Water drives agricultural production in many parts of the world. Indeed, the ‘Green Revolution’ was so successful in reducing hunger because the increased use of irrigation was one of the factors behind the successful increase in crop production. However, in the 21st century, demand by industry, demand by urban populations and demands to maintain environmental flows and water quality will reduce the water available for irrigated agriculture. Moreover, climate change is predicted to reduce rainfall and increase rainfall variability in many agricultural systems. Thus, the issue for crop science is how to increase, production with less water available for irrigation and less reliable rainfall that limits dryland agriculture in many parts of the world.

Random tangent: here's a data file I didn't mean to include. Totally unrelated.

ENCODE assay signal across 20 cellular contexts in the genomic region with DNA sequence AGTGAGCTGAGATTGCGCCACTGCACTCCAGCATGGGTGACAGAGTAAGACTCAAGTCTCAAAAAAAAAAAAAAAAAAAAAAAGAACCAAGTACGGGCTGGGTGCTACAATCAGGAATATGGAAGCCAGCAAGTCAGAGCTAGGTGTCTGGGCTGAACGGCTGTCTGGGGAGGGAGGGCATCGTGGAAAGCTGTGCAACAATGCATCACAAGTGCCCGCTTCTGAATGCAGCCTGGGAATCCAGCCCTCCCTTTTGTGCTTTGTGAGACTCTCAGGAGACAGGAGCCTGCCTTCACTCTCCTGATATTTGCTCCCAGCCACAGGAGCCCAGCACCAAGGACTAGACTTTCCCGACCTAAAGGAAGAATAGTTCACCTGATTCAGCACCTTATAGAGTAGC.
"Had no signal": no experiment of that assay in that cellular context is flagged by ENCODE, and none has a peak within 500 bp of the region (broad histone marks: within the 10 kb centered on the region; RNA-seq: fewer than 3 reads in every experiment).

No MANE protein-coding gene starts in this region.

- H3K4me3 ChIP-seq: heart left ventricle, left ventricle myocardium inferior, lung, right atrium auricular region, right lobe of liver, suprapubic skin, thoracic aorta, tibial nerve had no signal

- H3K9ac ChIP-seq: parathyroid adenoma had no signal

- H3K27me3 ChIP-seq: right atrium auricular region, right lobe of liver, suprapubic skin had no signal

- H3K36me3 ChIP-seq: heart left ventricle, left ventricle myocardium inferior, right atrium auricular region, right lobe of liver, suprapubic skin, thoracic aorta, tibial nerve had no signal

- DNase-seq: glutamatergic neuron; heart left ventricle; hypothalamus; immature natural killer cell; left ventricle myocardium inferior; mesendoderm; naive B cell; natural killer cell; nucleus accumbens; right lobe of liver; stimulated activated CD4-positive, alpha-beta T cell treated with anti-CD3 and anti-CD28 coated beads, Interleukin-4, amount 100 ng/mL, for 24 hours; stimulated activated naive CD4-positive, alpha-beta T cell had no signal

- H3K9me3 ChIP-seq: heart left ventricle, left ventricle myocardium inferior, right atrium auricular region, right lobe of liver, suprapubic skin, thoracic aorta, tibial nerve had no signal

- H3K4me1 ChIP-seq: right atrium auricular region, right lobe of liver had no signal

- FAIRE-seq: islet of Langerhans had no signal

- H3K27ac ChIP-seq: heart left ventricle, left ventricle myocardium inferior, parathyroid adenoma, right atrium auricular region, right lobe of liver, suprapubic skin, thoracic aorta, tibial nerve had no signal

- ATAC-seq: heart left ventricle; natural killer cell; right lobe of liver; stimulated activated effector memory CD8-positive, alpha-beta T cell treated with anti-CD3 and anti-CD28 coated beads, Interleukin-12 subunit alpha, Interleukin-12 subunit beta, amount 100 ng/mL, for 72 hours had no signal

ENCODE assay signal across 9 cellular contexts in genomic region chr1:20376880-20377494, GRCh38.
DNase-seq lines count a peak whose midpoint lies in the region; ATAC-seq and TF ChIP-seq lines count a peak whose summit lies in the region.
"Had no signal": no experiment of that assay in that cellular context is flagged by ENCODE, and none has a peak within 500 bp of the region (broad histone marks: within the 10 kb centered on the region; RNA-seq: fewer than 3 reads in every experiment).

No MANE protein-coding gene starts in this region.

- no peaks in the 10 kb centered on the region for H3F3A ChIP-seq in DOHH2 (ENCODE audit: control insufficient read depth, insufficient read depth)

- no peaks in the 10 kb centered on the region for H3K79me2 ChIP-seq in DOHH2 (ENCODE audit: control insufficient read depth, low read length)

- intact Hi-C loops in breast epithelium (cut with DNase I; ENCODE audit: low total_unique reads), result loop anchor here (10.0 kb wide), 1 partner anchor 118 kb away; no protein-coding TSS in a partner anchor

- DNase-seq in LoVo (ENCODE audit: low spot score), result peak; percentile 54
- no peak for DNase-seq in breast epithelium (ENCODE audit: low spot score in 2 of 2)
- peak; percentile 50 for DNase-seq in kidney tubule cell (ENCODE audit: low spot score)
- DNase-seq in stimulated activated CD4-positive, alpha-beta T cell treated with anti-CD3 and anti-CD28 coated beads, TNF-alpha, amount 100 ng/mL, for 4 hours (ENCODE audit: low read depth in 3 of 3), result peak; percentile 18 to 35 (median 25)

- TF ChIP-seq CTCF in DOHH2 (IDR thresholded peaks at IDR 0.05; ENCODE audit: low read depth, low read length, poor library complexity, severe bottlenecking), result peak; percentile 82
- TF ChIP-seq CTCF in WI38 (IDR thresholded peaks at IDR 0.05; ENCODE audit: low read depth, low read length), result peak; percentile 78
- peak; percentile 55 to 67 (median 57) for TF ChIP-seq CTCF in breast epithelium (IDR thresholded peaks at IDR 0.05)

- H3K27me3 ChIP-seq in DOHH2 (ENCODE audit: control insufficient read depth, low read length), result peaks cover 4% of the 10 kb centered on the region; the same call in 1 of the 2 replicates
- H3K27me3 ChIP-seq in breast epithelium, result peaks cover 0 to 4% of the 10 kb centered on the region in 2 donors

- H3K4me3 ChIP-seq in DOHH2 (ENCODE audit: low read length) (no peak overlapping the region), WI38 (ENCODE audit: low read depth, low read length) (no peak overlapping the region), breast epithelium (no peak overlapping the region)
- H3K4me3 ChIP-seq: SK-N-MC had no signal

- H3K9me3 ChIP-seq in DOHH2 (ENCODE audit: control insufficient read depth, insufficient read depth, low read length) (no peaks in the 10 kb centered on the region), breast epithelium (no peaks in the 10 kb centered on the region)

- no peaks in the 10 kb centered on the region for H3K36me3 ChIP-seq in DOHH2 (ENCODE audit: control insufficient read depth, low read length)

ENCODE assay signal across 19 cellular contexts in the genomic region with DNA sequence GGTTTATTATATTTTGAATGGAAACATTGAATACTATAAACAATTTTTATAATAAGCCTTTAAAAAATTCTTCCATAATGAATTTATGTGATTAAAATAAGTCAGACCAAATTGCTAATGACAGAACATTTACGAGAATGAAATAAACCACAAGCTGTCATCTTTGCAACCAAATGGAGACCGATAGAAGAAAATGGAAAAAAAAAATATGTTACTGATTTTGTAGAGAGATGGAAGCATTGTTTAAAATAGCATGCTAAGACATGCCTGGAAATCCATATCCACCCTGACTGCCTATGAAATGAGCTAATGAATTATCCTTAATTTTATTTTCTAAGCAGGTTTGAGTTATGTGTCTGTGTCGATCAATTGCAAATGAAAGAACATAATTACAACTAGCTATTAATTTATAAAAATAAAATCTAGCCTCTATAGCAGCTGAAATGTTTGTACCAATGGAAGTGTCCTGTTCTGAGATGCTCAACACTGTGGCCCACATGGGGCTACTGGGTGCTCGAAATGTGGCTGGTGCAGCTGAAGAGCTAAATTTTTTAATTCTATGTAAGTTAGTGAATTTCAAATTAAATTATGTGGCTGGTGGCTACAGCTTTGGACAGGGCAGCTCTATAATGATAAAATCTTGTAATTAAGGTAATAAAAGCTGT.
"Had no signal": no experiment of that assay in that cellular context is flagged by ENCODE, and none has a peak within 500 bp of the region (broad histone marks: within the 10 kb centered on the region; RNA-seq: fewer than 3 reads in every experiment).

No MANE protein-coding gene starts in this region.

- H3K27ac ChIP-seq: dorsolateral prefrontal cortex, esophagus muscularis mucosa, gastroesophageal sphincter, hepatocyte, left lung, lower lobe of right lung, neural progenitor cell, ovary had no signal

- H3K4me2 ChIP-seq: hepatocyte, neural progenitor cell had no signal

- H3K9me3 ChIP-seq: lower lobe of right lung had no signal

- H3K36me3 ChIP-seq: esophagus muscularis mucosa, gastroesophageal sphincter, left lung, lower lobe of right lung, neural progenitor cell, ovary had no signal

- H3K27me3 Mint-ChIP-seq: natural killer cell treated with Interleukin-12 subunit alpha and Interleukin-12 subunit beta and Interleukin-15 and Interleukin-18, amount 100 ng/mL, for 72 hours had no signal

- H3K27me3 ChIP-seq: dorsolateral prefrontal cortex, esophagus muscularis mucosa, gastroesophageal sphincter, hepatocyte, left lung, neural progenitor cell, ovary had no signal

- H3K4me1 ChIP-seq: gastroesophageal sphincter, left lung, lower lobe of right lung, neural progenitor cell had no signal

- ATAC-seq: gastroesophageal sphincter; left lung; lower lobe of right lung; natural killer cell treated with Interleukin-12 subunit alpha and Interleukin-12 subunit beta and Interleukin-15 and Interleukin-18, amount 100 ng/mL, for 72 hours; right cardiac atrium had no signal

The two plenary papers in this theme address the issue of water scarcity, the competition for water for other uses, its potential impact on cropping systems and genetic and management solutions for addressing the issue in both irrigated and dryland agriculture. In the symposia, speakers will address the potential to increase water productivity of crops by breeding and better management of irrigated systems, such as irrigated rice, and by improvements in rainfall use efficiency of dryland cropping systems. Finally, system sustainability and the effects of agriculture on water leaving the system leading to, for example, secondary salinity, will be addressed.